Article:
• Good luck! By the way, are you taking photos as you work? I know that most people don’t, but if you just happen to do that, I know we’d all love to see how you’re making your mermaid. If not, I still hope you’ll show us how it turns out when it’s done.

    • Yes, more. I have sculpted a lot with Apoxy clay by Aves sculpting clays, but was unaware that Smooth on had one. I am anxious to try it as it looks much easier to use. I look forward to more posts on this.
      Thank you!

      • Gina, do you have any tips for us? It sounds like you have more experience with this type of product than I do. And do you have any images you could share of your work?

      • Hi Jonni,
        Here are a couple pix of my sculptures. I have tons so it was difficult to pick.
        I have done lots of horses, the calf and several dogs. I work with a wire armature and foil in the bodies, then apply the apoxy like you do. The Aves works very fast so I work in layers. I smooth with a paint brush and either water or alcohol. I paint all my own except when I sell to artists to paint. I took my website down recently as it was mostly about my painting and I am going in a different direction now. I am happy to answer any questions about the Apoxy if I can. I ordered the smooth on product yesterday. I am also doing small clay things with mexican clay and a ton of other projects as well. Never a dull moment.

  6. Love the squirrel! I use rubber gloves when I using the glue gun on armatures as I always end up putting my fingers in it to smooth it over and forget its hot. That does stop me burning my fingers although it does stick to the gloves.

    • Good idea – anything that goes between hot glue and skin would be useful, I’m sure. I ordered some Thermal Thimbles, but of course they arrived after the squirrel armature was done. I’ll use them next time – hot glue really hurts, and it’s amazing how many times I have to get burned before I start being more careful!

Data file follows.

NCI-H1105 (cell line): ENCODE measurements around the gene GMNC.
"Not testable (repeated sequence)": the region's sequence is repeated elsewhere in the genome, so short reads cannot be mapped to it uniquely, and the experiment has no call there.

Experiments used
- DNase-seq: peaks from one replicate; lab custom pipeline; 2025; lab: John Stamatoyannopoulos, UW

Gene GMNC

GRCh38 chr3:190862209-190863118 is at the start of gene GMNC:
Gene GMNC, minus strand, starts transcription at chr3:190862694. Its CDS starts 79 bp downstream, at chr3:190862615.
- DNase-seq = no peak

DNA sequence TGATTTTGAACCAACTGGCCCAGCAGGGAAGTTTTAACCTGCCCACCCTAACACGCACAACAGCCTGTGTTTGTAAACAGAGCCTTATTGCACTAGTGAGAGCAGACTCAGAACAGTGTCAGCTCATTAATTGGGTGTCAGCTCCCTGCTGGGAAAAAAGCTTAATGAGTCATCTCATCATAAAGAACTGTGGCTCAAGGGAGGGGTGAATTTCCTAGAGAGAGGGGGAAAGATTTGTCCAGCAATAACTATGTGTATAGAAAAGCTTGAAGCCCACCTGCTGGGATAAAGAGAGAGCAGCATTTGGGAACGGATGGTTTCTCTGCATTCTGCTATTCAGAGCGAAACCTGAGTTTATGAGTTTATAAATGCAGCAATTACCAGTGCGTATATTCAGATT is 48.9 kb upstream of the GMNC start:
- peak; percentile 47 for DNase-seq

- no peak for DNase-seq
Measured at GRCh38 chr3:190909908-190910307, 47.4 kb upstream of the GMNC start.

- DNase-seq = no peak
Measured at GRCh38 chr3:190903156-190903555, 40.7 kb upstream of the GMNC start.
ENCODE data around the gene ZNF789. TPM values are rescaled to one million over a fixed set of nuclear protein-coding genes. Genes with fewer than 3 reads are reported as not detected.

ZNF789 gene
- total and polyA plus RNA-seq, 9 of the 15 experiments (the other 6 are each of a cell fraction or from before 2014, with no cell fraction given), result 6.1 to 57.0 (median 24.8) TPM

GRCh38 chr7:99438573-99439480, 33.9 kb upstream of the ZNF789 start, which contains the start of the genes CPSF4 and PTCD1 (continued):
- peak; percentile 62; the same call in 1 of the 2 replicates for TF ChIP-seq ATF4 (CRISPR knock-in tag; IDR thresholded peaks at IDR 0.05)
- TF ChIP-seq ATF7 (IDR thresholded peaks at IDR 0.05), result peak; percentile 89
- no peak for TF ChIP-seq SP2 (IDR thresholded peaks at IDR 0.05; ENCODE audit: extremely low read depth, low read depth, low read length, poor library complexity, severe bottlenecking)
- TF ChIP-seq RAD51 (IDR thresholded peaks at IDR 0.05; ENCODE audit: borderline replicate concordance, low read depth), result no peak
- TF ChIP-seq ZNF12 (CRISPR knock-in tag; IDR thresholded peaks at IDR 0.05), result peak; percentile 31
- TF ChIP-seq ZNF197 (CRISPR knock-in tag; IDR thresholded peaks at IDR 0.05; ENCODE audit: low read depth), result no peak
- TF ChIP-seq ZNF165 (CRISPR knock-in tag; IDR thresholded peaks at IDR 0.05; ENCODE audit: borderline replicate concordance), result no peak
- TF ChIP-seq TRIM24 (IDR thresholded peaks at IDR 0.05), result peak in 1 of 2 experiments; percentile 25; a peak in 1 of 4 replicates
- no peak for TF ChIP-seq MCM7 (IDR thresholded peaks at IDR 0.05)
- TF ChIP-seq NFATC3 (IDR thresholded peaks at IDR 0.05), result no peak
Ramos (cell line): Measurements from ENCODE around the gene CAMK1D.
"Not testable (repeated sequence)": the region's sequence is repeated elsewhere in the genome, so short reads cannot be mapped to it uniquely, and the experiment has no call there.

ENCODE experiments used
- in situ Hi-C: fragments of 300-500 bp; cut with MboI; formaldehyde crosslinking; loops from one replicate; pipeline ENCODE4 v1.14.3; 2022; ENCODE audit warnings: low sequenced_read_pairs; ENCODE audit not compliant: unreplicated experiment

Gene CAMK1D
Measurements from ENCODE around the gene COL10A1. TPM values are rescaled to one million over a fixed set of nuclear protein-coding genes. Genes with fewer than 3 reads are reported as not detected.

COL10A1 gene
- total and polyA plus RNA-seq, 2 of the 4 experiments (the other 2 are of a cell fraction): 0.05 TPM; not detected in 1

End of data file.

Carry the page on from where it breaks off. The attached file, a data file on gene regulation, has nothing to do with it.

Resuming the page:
7. Oh, I would love to to see more of your lessons about that kind of material. I want to make some frogs for my garden, it would be perfect for the job. Thanks!

  8. Hi Jonni,
    Well with this last post I can say, I’m in trouble now!
    I love your squirrel and all things you post are so helpful.
    Yes on any updates and learning curves, Thank you so much for sharing!
    I’m currently in the midst of our Renaissance faire, (I’ve posted in the past about it) where I teach a mask painting workshop. We use pre-made forms purchased in bulk because we go through so many during Faire season; and it’s fine for most people who just want to do a fun craft. But for my own uses and fun, your website and books have helped me learn the craft better, and I look forward to creating many more sculptural masks, and yard art this coming year.
    Thanks again for sharing your artistic talents. I wish you were a next door neighbor, someone my mother would refer to as trouble maker, the best kind, always a new project and getting into something.

    • Hi Susan. I remember the Renaissance faire mask you posted before. It’s beautiful. And I think you’re really brave to take your craft out in front of so many people. Especially people who want to create something fast. If you ever feel like doing a guest post describing your experiences at those workshops, let me know.

  9. Thank you. VERY nice. Your work is always well done, your helpful hints welcome. I, too, would love to see more on this sculpt-medium.

  10. That squirrel is very beautiful. Besides the wonderful sculpture, your presentation made me think I might be able to do it. I have a couple of plastic squirrels I keep outside by the driveway, and wouldn’t it be nice to replace them with something remotely close to this. So, yes, keep us informed. And I, too, am happy that you do the experimenting for all of us. Thanks.

      • I’m not Rex, but I have a suggestion. Fairy houses and all the accoutrements are very popular as crafts now, and what you can get ready-made in stores is not always nicely crafted. A small wheelbarrow, or a lantern, or some tiny birds. And then you could make a goat. Sheep are all over, but goats are hard to find. I would really like a video on how to construct a goat. Or a llama. My granddaughter raises both, and I would like to gift her with one.

        • Good ideas, Joyce. I remembered a very old post that contained a goat, but no pattern. It actually has some good information in it, but it was written before I started using patterns in my work, so the information is somewhat general. Still, you might be able to get some use out of it. The baby goat isn’t very detailed, though, so that beautiful face of an adult goat is not on the page. (Now I’m wondering what I did with that little sculpture – I really liked it, but I haven’t seen if in years.)

      • A bird! Of course. I think I’m afraid of making birds and that if I start that is all I will do. Anyway, silliness aside, if the Free Form Sculpt makes thin and strong legs, then that would be beyond wonderful. (Remember, I still have four unfinished ravens!)